“The Edge”

Posted on September 15, 2016 ยท Posted in Uncategorized

I have a confession to make.

I get on these kicks and I’ll binge watch a show I like. And when I say “binge watch”, what I mean is I will sit down and watch the series in its entirety practically in a single sitting.

My most recent kick is The A-Team. I’ve always enjoyed the good guy vs bad guy adventures, the creative ways the protagonists deal with situations, and the chemistry of the team. I especially enjoy Murdock’s character. I’ve even toyed with the idea of writing a fan-fiction novel and sending it to Dwight Schultz just for fun!

As with anything I watch, I try to look for life lessons. Going through the series this time, I realized the lesson I need to learn is to not fear, and specifically, to not fear death. In one of the earliest episodes, the team explains to another character that they’ve all accepted [their own] death as part of their lives. It’s what gives them “the edge”.

I’ve turned that over in my brain a few times, and I realized there’s a lot to that concept, especially as a Christian. Am I right? Because as followers of Christ, we of all people ought not fear anything (“In God, whose word I praise, In God I have put my trust; I shall not be afraid. What can mere man do to me?” Psalms 56:4 and “The LORD is for me; I will not fear; What can man do to me?” Psalms 118:6) Death is merely a transitional point of our journey home. There is nothing to fear there, right?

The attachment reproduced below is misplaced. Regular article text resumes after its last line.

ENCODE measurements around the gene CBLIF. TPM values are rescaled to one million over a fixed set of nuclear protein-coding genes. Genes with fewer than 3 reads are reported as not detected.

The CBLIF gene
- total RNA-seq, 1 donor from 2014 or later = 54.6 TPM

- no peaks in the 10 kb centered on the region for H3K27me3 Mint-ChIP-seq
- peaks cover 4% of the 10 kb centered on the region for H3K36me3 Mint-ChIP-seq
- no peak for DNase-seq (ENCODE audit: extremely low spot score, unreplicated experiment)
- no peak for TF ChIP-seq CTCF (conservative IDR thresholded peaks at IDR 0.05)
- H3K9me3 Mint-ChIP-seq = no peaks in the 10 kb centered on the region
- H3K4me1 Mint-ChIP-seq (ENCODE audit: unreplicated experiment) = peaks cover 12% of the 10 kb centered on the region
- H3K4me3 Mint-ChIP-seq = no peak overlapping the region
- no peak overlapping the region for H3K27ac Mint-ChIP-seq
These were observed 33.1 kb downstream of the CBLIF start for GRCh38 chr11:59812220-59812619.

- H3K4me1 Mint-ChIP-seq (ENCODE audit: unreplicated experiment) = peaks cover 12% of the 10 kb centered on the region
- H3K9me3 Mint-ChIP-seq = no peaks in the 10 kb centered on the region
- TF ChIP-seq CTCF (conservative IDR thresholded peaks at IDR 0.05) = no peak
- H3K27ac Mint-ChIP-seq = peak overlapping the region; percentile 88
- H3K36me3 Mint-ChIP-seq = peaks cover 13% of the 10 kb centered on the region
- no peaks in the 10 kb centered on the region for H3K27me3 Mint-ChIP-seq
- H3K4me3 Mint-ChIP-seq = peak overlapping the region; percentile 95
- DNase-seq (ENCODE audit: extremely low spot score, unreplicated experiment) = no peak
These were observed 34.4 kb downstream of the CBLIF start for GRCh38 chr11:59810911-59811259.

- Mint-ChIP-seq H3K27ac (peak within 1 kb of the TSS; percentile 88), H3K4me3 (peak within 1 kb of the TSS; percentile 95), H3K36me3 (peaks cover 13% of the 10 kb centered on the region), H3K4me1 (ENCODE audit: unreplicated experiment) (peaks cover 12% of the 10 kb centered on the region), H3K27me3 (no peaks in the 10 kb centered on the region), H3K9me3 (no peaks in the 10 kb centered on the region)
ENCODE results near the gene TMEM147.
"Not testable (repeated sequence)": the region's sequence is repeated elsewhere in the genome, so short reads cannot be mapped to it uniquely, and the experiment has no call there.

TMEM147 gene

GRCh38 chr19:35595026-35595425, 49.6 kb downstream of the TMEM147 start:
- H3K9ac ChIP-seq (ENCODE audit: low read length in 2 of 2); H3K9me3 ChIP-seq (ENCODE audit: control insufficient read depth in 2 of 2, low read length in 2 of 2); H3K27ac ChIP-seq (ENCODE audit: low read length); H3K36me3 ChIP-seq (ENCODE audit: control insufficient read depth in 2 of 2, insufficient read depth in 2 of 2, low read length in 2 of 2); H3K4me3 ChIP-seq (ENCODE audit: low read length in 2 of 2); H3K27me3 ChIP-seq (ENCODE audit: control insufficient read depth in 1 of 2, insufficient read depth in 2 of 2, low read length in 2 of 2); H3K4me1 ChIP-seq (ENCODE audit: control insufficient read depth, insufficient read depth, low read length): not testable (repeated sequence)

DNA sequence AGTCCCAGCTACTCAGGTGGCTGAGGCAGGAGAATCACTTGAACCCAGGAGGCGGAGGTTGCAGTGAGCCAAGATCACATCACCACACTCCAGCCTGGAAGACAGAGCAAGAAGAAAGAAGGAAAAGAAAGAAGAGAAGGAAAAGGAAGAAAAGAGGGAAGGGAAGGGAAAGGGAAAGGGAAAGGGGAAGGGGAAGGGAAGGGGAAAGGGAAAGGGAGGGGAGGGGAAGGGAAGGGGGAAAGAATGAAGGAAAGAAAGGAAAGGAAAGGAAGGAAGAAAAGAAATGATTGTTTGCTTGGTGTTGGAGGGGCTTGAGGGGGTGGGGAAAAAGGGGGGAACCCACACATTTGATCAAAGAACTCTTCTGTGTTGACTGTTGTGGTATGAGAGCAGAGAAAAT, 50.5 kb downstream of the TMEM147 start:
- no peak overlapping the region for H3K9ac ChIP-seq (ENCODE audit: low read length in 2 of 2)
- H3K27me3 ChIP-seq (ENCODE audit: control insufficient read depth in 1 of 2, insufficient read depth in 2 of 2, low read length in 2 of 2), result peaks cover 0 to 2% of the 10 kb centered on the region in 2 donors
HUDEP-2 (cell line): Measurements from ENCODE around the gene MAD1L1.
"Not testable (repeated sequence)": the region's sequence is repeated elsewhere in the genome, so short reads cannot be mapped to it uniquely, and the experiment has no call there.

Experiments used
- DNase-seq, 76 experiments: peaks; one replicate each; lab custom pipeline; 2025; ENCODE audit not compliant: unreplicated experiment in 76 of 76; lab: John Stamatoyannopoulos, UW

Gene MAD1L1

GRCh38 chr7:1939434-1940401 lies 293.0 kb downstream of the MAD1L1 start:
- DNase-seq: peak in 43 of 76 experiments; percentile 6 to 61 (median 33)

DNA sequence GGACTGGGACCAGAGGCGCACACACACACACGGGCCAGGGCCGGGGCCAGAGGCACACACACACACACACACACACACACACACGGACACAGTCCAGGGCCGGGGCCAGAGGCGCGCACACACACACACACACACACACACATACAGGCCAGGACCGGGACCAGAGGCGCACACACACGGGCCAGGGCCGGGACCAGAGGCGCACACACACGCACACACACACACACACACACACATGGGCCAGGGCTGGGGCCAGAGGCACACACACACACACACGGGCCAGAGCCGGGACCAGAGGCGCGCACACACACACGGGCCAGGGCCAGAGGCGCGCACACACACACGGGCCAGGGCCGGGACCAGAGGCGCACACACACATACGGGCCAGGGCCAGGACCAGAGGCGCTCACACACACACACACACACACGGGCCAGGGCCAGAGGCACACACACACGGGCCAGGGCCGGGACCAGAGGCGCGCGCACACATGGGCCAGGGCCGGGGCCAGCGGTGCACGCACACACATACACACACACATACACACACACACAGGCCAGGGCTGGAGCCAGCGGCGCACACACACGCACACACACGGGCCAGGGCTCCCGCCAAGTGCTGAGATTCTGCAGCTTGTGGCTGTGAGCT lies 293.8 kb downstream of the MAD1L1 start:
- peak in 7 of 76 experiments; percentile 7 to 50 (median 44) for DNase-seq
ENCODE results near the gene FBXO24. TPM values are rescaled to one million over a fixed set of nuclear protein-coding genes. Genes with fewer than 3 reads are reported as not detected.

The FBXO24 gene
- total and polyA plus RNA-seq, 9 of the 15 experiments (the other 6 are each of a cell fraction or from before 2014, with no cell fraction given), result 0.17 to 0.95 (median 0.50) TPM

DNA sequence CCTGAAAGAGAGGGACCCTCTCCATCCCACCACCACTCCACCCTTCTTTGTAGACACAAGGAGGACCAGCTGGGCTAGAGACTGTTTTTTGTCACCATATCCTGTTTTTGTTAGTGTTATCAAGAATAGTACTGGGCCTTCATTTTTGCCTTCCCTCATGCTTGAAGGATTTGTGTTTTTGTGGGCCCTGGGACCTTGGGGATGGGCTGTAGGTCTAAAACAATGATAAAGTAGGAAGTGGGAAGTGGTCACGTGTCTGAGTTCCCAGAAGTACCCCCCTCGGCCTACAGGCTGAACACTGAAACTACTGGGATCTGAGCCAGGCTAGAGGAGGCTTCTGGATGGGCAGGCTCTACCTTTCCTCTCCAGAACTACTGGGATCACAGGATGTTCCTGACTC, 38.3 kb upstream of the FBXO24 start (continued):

So, back to the A-Team, if somebody pulls a gun on me and threatens to pull the trigger…well there’s no real threat there, is there? They’re just punching me a one-way ticket home.

I’m beginning to realize just how much of my life is spent, unnecessarily, in fear and pursuit of the unimportant.

There are a couple of episodes which deal specifically with the A-Team’s time in Vietnam during the war which has peaked my interest in that event. What little I’ve read so far (which was sparsely covered in my high school history class by the way) has shown me that that war was far more catastrophic than I ever knew, and it hurts my heart that those who went overseas to protect this country and ours were so pitifully recognized upon their return – those who did return. I cannot begin to understand what it is they’ve gone through; the death, destruction, betrayal.

But again, this got me thinking. War is real.

Now I understand that’s a pretty obvious statement, but somehow I don’t think it really hits home unless you’ve been in one. When Jesus and the 12 walked the face of the earth it was during the Roman occupation. That was as real as Vietnam. The stories of self-sacrifice in the bible sit safely on the pages of a book. I think we don’t often comprehend the magnitude of these events. It’s so far removed from any experience most of us have ever had.

If we move from that point into the discussion of Spiritual warfare, then we’re really batting at shadows. How can we fathom the intangible warring if we’ve never experienced tangible warfare. I have to wonder if, at least in part, this isn’t why God’s people tend to grow stronger in the midst of persecution rather than backing down in fear.

War is real. Death is real. God is bigger.

Here’s to continuing the journey…and a big thank you to those who have lead the way.


*I snagged this image from the following website: https://www.mtholyoke.edu/~brot20s/classweb/worldpolitics/p3.html